Could this be why there were many more clean animals on board than unclean, to prepare for what would happen after the flood? Noah showed how important his relationship with God was in the things that he took with him on this life-saving trip.

Speed or stability?

Some boats are built for speed, some for stability, some for capacity. Noah’s ark was not about getting anywhere.

Other than survival, there was no need for it to travel great distances. All it had to do was stay afloat, and that wasn’t easy! The water wasn’t calm. We know there was a wind (Genesis 8:1) and this volume of water appearing and disappearing would have made for some very rough conditions. But the ark’s dimensions were just right for stability in the rough waters. In fact, it’s more accurate to think of the ark being shaped like a box.

Remember it didn’t have to get anywhere, so it didn’t need steering or an engine. It just needed to float and stay upright.

A living countdown

Noah's AncestorsDid you know that there was a living countdown to the flood? One of Noah’s ancestors was Methuselah, whose name means “After him, it shall come”. So when he died, something was going to happen. People had nearly 1,000 years to wonder what his name meant. Genesis chapter 5 provides us with information to work this out.

Look at the chart above and you’ll see that Methuselah died in the same year the flood started. So people could have linked the two together quite easily. God wanted people to know that He required obedience, and that there were consequences for not obeying. It was up to individuals whether or not to take the way out that was on offer for those who wanted to serve Him.

Lamech (Noah’s father, who died 5 years before the flood) and Methuselah perhaps helped to build the ark.

But there’s this crucial point in the genealogy that none of Noah’s ancestors were alive at the time of the flood.

That explains why none of them were on board.

If we stick with the family tree for a moment, another amazing fact is just how long there was a firsthand account of the flood for anyone who wanted to ask about it. People lived a long time in those days! Noah didn’t die until virtually Abraham’s time – and Shem didn’t die until well into Isaac’s lifetime. So anyone could verify the facts with him if they weren’t sure of them. There was a first-hand witness until Isaac’s day, hundreds of years later. That’s a big point in favour of the truth of the Noah’s ark episode in the Bible. We can’t accept these later chapters of Genesis about Abraham without accepting that he would have believed in the truth of the flood story.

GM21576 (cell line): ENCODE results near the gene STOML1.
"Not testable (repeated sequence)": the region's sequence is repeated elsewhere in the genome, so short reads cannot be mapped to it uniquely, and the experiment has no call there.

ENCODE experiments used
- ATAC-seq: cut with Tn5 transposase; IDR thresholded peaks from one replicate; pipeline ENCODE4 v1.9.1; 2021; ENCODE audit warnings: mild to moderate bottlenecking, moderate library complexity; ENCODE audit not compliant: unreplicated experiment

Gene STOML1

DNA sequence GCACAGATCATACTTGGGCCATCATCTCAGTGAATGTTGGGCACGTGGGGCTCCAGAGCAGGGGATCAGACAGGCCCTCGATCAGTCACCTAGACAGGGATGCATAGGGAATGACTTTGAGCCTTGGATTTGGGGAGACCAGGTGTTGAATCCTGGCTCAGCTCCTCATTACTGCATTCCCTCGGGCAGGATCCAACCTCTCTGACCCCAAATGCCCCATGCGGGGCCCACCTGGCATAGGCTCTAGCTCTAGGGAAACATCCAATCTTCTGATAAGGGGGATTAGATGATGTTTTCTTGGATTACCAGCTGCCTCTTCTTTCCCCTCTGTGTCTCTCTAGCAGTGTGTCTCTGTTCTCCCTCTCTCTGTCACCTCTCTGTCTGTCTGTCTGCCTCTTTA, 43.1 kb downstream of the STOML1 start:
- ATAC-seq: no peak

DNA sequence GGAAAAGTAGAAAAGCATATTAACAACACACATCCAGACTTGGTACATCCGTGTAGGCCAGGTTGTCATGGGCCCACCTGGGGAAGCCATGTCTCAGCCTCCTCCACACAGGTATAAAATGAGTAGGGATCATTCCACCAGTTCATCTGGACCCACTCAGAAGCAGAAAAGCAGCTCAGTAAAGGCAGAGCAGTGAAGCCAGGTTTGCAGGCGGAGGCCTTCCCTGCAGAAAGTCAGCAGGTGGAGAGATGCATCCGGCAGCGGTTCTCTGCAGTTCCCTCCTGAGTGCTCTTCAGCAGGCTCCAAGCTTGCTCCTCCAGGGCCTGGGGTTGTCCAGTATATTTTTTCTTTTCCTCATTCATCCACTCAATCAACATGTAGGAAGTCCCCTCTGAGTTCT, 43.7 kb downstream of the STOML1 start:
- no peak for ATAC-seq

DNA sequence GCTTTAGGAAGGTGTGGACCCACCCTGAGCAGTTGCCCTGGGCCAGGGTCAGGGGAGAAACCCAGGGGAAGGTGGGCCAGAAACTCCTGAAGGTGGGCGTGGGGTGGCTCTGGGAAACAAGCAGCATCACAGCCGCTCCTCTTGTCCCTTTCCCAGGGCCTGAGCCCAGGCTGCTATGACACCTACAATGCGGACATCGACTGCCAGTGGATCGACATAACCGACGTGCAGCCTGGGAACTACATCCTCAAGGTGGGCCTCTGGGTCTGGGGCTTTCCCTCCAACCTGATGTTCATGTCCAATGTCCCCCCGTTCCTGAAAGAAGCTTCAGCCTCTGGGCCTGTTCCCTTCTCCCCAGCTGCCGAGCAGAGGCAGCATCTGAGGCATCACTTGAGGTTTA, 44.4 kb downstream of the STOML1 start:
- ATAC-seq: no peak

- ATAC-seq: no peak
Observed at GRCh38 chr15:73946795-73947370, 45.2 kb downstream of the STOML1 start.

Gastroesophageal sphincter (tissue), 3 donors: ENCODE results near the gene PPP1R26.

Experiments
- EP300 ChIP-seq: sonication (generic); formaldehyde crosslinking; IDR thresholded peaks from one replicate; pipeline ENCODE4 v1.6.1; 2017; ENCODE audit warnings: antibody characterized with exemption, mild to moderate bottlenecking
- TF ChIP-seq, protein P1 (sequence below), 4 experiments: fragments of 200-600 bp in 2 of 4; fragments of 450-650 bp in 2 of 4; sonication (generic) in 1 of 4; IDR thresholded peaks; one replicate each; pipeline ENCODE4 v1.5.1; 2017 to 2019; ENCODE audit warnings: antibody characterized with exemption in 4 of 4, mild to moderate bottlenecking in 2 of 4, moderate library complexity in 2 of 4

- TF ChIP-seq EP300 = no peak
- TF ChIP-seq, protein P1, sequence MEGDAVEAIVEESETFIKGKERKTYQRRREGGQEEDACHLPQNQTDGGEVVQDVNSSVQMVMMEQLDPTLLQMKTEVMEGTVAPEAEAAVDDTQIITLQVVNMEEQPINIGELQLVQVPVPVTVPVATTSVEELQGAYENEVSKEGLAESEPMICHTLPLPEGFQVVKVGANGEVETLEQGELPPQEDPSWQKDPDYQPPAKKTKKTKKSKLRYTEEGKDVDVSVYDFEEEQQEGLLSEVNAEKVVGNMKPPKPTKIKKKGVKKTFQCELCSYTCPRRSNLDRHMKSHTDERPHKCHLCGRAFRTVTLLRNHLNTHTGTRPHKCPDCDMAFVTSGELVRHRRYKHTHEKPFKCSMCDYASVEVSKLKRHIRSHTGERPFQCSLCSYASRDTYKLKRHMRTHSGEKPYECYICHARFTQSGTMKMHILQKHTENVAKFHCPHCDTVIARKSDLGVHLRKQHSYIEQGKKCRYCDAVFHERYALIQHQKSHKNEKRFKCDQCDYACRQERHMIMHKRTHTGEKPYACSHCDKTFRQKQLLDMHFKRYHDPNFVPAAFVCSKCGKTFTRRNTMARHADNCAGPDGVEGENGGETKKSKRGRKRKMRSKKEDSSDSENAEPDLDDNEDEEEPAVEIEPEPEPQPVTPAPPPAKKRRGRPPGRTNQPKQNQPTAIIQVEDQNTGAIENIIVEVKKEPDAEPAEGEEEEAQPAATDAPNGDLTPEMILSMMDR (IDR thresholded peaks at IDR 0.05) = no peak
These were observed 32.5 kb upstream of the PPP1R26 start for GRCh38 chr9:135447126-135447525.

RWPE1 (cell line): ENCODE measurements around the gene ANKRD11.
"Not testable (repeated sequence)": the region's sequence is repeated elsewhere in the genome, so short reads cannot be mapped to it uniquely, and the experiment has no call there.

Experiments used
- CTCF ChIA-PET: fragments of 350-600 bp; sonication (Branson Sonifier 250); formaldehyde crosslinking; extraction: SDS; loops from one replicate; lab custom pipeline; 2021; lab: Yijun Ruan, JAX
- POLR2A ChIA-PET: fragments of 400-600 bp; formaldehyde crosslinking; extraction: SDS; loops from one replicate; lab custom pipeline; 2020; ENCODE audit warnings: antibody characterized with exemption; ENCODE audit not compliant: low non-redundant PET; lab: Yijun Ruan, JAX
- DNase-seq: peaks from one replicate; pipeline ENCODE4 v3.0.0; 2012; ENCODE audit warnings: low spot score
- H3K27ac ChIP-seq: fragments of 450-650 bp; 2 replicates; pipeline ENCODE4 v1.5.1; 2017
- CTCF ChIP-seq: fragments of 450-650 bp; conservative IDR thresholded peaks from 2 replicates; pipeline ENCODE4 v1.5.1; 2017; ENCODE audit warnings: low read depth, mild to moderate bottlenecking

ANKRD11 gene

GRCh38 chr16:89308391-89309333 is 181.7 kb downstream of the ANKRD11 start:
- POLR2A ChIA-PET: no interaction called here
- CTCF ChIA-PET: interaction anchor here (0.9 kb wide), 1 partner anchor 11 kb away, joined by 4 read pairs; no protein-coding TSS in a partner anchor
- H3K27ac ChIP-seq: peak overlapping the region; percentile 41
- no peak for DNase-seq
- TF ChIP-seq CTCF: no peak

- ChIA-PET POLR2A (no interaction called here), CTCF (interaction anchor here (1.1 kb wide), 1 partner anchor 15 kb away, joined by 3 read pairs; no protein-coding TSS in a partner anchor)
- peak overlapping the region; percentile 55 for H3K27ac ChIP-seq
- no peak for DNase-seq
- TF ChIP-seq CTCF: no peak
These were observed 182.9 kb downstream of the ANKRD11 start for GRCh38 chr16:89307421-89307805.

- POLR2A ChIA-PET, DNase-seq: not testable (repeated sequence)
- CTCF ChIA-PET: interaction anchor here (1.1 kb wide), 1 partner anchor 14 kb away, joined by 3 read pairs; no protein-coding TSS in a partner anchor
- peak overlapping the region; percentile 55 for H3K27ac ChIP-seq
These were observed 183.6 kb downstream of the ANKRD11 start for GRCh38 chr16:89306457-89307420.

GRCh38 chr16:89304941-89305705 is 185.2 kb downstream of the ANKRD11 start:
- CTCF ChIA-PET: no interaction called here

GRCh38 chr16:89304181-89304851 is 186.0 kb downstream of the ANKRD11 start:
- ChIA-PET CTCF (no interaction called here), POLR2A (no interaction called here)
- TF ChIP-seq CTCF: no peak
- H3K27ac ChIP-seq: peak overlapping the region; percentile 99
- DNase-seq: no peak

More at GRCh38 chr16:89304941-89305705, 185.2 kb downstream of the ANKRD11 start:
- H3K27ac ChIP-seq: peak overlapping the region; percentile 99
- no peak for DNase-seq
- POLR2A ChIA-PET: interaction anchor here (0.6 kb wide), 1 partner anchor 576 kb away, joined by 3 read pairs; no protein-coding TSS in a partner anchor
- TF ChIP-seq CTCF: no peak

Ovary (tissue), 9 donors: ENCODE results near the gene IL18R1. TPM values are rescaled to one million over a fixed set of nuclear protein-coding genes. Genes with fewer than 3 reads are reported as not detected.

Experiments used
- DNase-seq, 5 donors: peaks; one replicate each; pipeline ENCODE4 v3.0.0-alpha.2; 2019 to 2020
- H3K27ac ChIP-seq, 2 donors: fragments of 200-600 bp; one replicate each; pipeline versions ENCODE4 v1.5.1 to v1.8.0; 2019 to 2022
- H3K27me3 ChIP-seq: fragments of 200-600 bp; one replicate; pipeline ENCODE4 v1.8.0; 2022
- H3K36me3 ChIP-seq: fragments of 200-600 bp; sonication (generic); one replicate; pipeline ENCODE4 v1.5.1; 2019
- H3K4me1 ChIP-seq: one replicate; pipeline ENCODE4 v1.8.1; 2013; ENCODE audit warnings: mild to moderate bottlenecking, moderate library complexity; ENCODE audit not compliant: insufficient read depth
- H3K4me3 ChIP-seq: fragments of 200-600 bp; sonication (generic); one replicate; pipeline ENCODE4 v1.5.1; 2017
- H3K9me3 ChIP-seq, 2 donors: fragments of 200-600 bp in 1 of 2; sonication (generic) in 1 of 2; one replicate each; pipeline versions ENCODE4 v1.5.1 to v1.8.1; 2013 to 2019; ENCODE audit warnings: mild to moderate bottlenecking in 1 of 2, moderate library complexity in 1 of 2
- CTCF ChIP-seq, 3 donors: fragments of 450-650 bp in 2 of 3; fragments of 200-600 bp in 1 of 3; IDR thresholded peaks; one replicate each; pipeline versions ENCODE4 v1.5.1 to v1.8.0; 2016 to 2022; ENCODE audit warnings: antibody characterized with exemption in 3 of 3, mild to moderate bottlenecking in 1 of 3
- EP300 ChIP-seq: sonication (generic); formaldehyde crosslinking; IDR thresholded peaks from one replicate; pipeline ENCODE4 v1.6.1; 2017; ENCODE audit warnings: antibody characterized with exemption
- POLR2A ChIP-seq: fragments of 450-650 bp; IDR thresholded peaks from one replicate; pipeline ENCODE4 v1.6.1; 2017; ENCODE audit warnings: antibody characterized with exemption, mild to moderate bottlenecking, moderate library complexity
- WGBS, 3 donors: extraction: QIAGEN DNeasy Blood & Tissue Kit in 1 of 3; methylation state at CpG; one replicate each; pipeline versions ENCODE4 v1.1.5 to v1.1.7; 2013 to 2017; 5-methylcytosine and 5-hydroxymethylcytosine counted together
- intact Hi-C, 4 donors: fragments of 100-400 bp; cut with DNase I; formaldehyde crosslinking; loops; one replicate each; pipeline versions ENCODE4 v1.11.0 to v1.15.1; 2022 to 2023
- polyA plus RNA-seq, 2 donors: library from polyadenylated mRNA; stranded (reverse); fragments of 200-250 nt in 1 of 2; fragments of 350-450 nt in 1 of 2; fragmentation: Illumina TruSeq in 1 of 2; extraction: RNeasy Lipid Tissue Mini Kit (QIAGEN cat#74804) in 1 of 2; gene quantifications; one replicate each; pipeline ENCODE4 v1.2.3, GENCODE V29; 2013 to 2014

“Saved by Water”

You needed to get in the ark in order to be saved. And anyone could have opted for the salvation that God was offering – the door was open to all.

Here is a picture of the mercy of God. Genesis chapter 7 tells us that the process of getting all the animals on the ark went on for seven whole days. In verses 7 and 8 we read of Noah and his family boarding, and then we read:

"It came to pass after seven days that the waters of the flood were on the earth" (Genesis 7:10).

All that time there were lots of people around, watching and wondering what was going on. They all had a chance to get in the ark. It’s as though God left this last final opportunity for people to say, “I’m sorry I didn’t believe you at first Noah, but now I’m willing to trust you”.

The last time I took the train to London, there was an announcement that the train doors would only stay open for 30 seconds for people who wanted to get on. After that, the doors would be closed and no-one else would be able to board. For Noah’s generation, there was a seven day period when the ark was open to receive people who wanted to be saved. But once it started raining, it was too late. The door was shut. It was no good waiting until the rain started to fall. You needed to believe what God had said and get on board! Otherwise you would miss your chance.

How many people?

Finally, how many righteous or faithful people were there in the world in the days of the flood? The answer is one, as far as we know. There were eight people who went in the ark – all members of Noah’s family – but all we know is that: “Noah was a just man, and perfect in his generations.”

We have no idea what his sons and their wives were like at this stage. But because of Noah’s character, God accepted his whole family as being good and upright in His sight.

“Come into the ark, you and all your household, because I have seen that you are righteous before Me in this generation (Genesis 7:1).

What an amazing statement.

Because of Noah’s righteousness and faith, his whole family were invited to enter the ark. We know that God always thinks in terms of families, because that’s exactly how it works with Christ. His family – his followers who are said to be his brothers and sisters – are saved not because of any righteousness of their own, but because of Christ’s.

As long as we get into our spiritual ark (by being baptised ‘into Christ’) and stay there, safely on board, we too have the wonderful hope of surviving the coming destruction of this present world, and living in a brand new one: the Kingdom of God.

By Paul Tovell